[edit] Ackerman Steering

Figure 10Green = Inner radiusBlue = Outer radiusRed = Steering angle
Figure 10
Green = Inner radius
Blue = Outer radius
Red = Steering angle

Ackermann steering (named for its inventor Rudolph Ackermann) solves the problem inherent with parallel steering, as described above.


Figure 9, shows how a simple approximation of the perfect Ackermann steering geometry can be achieved by angling the steering arms inward so that the pivot points where the tie rod and steering arms are joined, lie along a line drawn between the steering arm kingpins and the center of the non-steering (typically the rear) axle.


As shown in figure 10, using this type of configuration results in the wheel on the inside of the turn being angled more acutely than the wheel on the outside of the turn. Using the perfect Ackermann angle will insure that at any steering angle both wheels will be properly aligned to trace out the necessary radius on each side of the turn. This of course results in a minimum of friction and stress on the wheels.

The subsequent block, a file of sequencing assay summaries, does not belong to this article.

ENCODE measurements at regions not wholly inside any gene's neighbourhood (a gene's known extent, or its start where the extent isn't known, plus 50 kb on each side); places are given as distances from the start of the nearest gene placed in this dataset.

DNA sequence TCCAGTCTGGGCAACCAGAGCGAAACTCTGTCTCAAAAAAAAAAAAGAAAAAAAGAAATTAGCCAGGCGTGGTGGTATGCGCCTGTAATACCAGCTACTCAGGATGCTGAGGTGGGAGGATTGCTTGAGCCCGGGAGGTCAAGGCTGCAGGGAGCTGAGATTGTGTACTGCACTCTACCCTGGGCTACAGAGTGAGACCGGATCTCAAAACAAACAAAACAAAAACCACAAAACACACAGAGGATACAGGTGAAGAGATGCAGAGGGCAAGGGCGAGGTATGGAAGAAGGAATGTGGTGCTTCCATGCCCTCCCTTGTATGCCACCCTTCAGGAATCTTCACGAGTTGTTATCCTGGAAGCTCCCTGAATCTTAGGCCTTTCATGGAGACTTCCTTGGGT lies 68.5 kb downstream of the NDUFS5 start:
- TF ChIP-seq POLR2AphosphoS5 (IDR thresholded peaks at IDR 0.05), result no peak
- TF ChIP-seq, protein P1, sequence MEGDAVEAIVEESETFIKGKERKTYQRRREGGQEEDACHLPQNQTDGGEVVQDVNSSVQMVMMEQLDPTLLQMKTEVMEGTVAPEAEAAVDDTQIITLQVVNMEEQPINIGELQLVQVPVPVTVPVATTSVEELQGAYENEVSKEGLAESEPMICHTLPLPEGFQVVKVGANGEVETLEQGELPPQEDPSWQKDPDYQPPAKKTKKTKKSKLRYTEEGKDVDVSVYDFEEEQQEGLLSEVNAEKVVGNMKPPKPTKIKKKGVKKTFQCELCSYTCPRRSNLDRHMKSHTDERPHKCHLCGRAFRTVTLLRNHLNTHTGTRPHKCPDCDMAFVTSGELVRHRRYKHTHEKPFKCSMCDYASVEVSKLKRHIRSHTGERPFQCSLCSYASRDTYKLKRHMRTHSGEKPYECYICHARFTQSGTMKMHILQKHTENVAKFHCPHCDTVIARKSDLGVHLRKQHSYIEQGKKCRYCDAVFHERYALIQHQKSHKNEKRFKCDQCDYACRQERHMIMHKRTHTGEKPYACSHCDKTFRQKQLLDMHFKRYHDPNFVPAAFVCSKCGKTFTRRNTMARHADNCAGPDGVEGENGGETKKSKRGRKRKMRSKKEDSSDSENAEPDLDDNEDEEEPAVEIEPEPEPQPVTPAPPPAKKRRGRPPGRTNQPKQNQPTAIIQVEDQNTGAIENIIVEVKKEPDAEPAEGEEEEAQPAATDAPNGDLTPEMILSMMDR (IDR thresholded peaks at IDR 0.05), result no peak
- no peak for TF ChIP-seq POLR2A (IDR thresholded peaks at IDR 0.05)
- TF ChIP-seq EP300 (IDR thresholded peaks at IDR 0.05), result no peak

This has only been a cursory description of the Ackermann steering geometry. It should be mentioned that there are sometimes reasons why a perfect Ackermann angle may not be wanted. Instead what is called a positive Ackermann, or a negative Ackermann angle may be more desirable. It is recommended that the reader check out some of the external references listed below to learn more about these alternative configurations.


[edit] Calculating the Turning radius of a Car-like Robot

Figure 11 Turning radius
Figure 11 Turning radius

The turning radius of a robot that utilizes car-like steering ( parallel or Ackermann geometries) will depend on the wheelbase of that robot and its maximum steering angle. A longer robot will require more space to turn around than would a shorter robot possessing the same steering angle.